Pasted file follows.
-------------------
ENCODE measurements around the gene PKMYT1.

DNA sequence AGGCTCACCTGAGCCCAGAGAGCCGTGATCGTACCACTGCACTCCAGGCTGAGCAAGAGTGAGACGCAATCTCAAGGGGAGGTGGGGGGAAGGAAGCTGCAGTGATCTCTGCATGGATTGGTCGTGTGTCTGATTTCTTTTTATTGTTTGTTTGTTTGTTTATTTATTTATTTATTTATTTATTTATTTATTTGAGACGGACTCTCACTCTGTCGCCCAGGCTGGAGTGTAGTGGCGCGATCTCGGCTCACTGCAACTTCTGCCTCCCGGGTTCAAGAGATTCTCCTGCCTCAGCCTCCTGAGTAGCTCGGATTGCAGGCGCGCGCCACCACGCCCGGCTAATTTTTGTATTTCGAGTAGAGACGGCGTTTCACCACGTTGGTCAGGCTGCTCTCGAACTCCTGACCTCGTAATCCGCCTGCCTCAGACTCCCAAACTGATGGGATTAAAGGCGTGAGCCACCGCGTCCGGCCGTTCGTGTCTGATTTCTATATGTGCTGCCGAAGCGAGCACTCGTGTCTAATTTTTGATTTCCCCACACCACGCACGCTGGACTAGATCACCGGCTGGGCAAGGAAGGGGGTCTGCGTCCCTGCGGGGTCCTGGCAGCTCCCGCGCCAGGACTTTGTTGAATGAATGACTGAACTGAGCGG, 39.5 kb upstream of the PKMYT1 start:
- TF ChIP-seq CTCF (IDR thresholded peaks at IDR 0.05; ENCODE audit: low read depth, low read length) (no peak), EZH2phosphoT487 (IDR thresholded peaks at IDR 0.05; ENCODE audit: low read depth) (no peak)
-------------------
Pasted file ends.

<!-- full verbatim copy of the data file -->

ENCODE measurements around the gene PKMYT1.

DNA sequence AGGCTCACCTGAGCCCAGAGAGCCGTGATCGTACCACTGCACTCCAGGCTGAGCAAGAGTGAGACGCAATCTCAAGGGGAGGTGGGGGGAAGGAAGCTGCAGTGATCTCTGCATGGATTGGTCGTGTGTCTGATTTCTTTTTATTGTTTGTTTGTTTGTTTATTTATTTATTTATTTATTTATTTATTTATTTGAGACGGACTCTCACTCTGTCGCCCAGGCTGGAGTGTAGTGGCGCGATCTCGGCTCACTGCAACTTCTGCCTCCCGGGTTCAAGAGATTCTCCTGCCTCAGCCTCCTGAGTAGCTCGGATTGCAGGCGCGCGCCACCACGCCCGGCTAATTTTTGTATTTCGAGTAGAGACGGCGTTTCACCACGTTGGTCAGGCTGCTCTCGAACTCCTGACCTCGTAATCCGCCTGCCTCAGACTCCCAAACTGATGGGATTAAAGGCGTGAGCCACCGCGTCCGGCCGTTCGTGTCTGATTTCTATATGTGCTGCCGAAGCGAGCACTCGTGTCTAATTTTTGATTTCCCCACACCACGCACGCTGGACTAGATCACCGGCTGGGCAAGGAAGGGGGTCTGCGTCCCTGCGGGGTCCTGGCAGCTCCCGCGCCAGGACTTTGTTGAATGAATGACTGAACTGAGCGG, 39.5 kb upstream of the PKMYT1 start:
- TF ChIP-seq CTCF (IDR thresholded peaks at IDR 0.05; ENCODE audit: low read depth, low read length) (no peak), EZH2phosphoT487 (IDR thresholded peaks at IDR 0.05; ENCODE audit: low read depth) (no peak)